High-performance insulated pipelines are designed for long cool-down times in operation. During the installation of such pipelines, the heat within the pipe as it leaves the lay vessel is not easily lost to the surrounding seawater. The ambient temperatures on the lay vessel, combined with significant heat input during welding and field joint coating, will result in the pipeline leaving the lay vessel at a temperature well above ambient deck temperature. The insulation system ensures that a significant amount of this heat will remain within the pipeline as it descends to the seabed, resulting in a higher than ambient installation temperature. As the pipeline cools to ambient seabed temperature, it is restrained on the seabed by axial friction thus generating effective tension in the pipeline. The magnitude of the locked in tension will depend on various factors, including the overall heat transfer coefficient, the system heat capacity, the water depth, water column temperature and the lay rate. Any significant locked in tension will influence the buckling behaviour of the pipeline by inhibiting buckle formation and reducing feed-in to lateral buckles. This paper presents a method to assess the temperature loss through the water column during installation of an insulated pipeline and the location, relative to the touchdown point, at which the pipeline becomes fully constrained. The modified as-installed temperature will much improve the accuracy of predicted buckling response at hydro-test or in operation.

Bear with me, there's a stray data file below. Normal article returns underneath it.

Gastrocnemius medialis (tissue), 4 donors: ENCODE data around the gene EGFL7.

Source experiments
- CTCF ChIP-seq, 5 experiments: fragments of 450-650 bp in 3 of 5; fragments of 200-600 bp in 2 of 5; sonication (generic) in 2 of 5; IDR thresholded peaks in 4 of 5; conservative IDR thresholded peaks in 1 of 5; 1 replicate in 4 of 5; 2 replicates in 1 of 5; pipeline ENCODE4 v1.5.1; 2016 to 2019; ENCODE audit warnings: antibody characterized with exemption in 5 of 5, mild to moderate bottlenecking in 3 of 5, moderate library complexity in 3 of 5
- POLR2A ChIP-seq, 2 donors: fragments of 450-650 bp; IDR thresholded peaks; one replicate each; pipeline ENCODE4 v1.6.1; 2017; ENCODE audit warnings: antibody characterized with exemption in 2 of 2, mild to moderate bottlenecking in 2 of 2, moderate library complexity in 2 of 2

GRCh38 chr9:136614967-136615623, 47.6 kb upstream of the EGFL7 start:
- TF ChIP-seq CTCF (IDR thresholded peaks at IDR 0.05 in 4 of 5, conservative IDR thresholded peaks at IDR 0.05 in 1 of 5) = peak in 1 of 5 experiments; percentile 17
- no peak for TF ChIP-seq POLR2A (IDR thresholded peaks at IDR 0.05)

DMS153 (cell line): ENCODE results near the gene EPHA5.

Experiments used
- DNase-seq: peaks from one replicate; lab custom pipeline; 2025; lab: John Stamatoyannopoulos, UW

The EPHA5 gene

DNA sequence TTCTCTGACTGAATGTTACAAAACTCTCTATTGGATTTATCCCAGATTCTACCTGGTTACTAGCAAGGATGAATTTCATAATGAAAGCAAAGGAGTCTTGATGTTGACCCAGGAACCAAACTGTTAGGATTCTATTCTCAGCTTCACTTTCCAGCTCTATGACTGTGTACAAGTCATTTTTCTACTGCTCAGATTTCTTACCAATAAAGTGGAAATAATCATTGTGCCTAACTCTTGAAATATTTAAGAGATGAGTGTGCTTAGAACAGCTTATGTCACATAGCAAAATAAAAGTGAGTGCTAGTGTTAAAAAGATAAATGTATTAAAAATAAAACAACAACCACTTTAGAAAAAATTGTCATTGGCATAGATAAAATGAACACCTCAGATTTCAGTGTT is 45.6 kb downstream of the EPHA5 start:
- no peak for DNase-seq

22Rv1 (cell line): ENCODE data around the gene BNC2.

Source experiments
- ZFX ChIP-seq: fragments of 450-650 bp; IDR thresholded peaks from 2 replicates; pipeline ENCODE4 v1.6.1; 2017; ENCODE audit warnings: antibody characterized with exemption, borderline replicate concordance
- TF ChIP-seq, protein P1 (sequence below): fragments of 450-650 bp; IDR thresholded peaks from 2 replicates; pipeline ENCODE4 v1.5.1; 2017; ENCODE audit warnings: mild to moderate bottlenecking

This content is only available via PDF.
You do not currently have access to this content.